How to Propagate African Milk Trees

Similar to many other succulents, you can propagate your African milk tree easily via stem cuttings. Follow these steps to propagate your African milk tree:

  1. Prepare for propagating by putting on thick protective gloves. You’ll be cutting into your plant, which causes it to release a milky sap. This sap is known to cause skin irritation.
  2. Take a sharp, sterile knife and cut off a branch from the bottom of the tree.
  3. Rinse the branch under cold water; this will cauterize the branch and stop it from oozing.
  4. Next, you’ll have to allow the cut-end to callous over. Place the branch in a dry location that does not receive direct sun rays; let it sit there for about a week until the cut-end callouses.
  5. Prepare a pot filled with moistened, well-draining soil.
  6. Transfer your branch into the soil, making sure that the branch is upright.
  7. Place the plant in a location that is warm and bright.
  8. It typically takes two months for the cutting to become established and grow roots. After two months, you can transfer your cutting into a slightly larger container with fresh soil, water accordingly and enjoy watching your cutting thrive and grow!

Common Pests

Maintaining your plant’s health is an important method of preventing pest infestations. As long as your plant is healthy and lives in a warm, dry environment, you should not have any problem with pests. However, sometimes pests do attack African milk trees that live in humid conditions.

The most common pests are mealybugs, which enjoy infesting the African milk tree. While finding mealybugs can be a nuisance to you, there are easy steps you can take to rid your plant of them.

Mealybugs leave a cotton-like residue grow on the foliage of your plant. This cotton residue can easy be cleared up by wiping your plant with rubbing alcohol.

If you notice bugs on your plant, a common solution is to spray them with neem oil (which you should always keep in stock.) Neem oil is a natural pesticide that will swiftly kill the pests without harming your plant in the process. 

If your plant has sustained any damage to their foliage due to pest infestation, it is best to immediately prune any signs of damage. Wrap these plant clippings in a plastic bag and throw them away in the garbage. Do not toss them into a compost bin, or else residual disease or pests might contaminate your compost and your other outdoor plants.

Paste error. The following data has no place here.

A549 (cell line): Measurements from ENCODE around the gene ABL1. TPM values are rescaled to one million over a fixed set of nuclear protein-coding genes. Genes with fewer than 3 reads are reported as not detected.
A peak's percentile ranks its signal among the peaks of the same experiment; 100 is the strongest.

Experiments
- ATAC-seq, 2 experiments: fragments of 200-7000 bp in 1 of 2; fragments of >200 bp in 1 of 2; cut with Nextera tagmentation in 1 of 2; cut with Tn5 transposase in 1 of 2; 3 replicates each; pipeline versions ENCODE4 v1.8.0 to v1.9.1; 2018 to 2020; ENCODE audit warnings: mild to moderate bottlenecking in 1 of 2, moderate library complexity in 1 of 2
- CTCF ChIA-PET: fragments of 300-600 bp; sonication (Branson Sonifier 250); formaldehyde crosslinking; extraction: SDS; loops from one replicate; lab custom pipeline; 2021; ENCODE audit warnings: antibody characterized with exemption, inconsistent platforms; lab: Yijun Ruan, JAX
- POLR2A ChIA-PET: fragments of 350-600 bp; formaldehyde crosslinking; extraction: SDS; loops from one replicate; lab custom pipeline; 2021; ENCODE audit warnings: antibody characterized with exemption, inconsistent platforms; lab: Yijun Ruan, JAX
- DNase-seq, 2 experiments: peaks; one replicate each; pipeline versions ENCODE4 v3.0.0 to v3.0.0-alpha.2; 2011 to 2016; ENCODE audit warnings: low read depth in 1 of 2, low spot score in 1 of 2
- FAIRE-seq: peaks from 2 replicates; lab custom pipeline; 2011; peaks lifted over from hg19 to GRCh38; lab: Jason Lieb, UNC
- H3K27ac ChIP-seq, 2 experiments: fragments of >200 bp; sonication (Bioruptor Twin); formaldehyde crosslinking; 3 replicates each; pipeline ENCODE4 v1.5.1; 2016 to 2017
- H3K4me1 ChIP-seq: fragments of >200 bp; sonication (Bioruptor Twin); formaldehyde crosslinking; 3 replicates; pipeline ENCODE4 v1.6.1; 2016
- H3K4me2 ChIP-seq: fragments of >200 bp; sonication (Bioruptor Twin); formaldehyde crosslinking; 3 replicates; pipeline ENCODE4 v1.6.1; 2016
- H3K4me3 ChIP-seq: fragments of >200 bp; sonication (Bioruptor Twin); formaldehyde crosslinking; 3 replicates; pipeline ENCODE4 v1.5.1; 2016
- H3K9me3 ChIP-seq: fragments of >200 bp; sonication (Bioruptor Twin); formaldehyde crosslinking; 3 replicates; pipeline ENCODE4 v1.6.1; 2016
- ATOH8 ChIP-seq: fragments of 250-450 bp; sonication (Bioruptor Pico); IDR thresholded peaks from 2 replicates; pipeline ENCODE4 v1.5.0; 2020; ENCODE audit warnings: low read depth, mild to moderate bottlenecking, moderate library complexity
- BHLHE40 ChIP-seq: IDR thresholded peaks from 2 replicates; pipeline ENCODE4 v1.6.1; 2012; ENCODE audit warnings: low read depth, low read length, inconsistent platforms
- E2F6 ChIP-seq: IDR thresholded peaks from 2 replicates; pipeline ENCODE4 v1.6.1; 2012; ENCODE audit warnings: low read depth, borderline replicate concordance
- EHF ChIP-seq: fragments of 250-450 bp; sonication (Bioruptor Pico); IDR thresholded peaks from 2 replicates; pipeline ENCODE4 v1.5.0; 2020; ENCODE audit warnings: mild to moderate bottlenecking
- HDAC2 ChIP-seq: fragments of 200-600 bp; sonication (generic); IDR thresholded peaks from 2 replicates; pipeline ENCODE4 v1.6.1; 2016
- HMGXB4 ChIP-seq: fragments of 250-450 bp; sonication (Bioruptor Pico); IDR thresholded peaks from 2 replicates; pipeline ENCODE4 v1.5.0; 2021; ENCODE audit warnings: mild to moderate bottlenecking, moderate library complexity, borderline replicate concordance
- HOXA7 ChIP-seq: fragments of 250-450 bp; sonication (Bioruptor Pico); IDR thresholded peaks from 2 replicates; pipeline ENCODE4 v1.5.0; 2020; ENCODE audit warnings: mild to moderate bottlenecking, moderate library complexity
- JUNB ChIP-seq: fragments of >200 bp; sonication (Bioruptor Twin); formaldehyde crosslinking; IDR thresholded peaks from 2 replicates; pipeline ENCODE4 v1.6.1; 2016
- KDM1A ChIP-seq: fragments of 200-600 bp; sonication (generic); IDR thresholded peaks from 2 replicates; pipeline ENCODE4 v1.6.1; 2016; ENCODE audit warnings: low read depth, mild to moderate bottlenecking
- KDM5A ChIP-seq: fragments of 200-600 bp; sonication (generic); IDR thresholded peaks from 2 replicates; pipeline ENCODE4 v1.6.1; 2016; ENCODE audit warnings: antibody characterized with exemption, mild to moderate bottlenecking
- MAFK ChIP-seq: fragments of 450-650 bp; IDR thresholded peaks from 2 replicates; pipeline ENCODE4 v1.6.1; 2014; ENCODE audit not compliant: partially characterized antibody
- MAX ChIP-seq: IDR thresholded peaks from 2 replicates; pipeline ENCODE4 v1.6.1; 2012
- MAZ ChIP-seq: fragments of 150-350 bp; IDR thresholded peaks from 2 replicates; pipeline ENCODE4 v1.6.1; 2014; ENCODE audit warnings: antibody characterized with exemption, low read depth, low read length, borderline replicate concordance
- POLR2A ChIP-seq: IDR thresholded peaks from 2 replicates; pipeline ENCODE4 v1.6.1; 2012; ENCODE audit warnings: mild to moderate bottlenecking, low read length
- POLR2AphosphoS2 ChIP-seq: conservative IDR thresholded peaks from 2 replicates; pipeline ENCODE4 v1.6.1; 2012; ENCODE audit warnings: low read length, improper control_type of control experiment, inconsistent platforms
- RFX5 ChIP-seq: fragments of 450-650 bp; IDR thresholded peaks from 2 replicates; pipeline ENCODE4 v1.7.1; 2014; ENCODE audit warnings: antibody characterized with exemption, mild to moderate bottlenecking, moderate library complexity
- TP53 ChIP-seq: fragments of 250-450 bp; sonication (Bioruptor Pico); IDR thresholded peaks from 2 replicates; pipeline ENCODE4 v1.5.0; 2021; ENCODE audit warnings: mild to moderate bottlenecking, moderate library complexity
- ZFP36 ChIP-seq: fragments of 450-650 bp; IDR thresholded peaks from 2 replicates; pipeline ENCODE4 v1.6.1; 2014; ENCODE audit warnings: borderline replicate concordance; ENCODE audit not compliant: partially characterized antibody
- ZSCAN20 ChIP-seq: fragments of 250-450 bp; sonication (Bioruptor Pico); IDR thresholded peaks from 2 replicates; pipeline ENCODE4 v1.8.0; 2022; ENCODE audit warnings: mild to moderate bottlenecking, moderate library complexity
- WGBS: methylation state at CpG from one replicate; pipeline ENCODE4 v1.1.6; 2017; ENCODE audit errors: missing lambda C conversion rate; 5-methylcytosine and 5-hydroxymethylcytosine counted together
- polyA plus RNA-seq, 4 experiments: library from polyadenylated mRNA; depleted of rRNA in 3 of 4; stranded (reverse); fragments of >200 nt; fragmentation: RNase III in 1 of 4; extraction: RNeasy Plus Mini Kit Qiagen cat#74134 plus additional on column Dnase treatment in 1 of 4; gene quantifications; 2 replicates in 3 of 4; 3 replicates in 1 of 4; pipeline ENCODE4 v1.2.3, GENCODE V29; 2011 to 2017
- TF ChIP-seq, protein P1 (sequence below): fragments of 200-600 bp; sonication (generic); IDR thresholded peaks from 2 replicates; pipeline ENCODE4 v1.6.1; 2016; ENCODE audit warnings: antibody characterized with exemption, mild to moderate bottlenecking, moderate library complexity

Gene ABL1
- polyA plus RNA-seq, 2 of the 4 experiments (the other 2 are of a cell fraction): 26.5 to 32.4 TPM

Common Diseases

Many diseases that affect the African milk tree plant stem from improper watering techniques. The two most notable diseases that affect this plant are cork disease and root rot.

Cork disease gets its name from the dry cork-like spots that riddle an affected milk tree. This disease can spread and grow easily in plants and affect its further growing potential, so the best control method is to cut off any infected stems and throw them away.

Root rot is the result of too much moisture combined with a lack of adequate water drainage. This trapped moisture causes the roots of the milk tree to break down and rot, causing your plant to die. Fortunately, root rot can be treated on your plant with these easy steps:

  1. Put on your protective gloves and gently remove your plant from its pot. Inspect the roots; rotted roots are black in color and have a mushy texture.
  2. Using a sterile pair of scissors, cut away any signs of rot.
  3. Repot your plant in a sterilized, well-draining pot with appropriate soil.
  4. Continue to care for your African milk tree by maintaining a dry, warm environment, adding water only when the potting mix has dried. 

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How poisonous is the African milk tree?

The African milk tree plant is very poisonous, and direct contact with its sap should be avoided. Skin and eye contact can cause severe irritation, whereas ingesting the sap is known to cause convulsions.

Is the African milk tree a cactus?

While the African milk tree looks like a cactus, it is not actually a cactus, but rather a succulent (or euphorbia). While all cacti are succulents, not all succulents are cacti. A cactus is a very specific group of succulents that are identified as having an areole, which is a small nodule that contains small hairs and/or needles.
The African milk plants do not have these areoles, therefore is not a cactus.

How much light does the African milk need?

African milk tree light requires at least four hours of indirect sunlight every day will keep your African milk tree happy and healthy. If you do put it in direct sunlight, you may need to water it a little more often to keep it from completely drying out.

In Conclusion

The African milk tree is a rare and unique houseplant, but doesn’t mean that they are difficult to care for. When given the proper environment, they are just as easy and enjoyable as any other succulent and bring great beauty to your home or garden! 

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  • Jen

    Jen got her first plant in college from her mom and the rest, as they say, is history! She's owned hundreds of plants over the years and loves learning how to grow each one. She believes everyone needs to own at least one plant in their home and loves sharing her knowledge with others.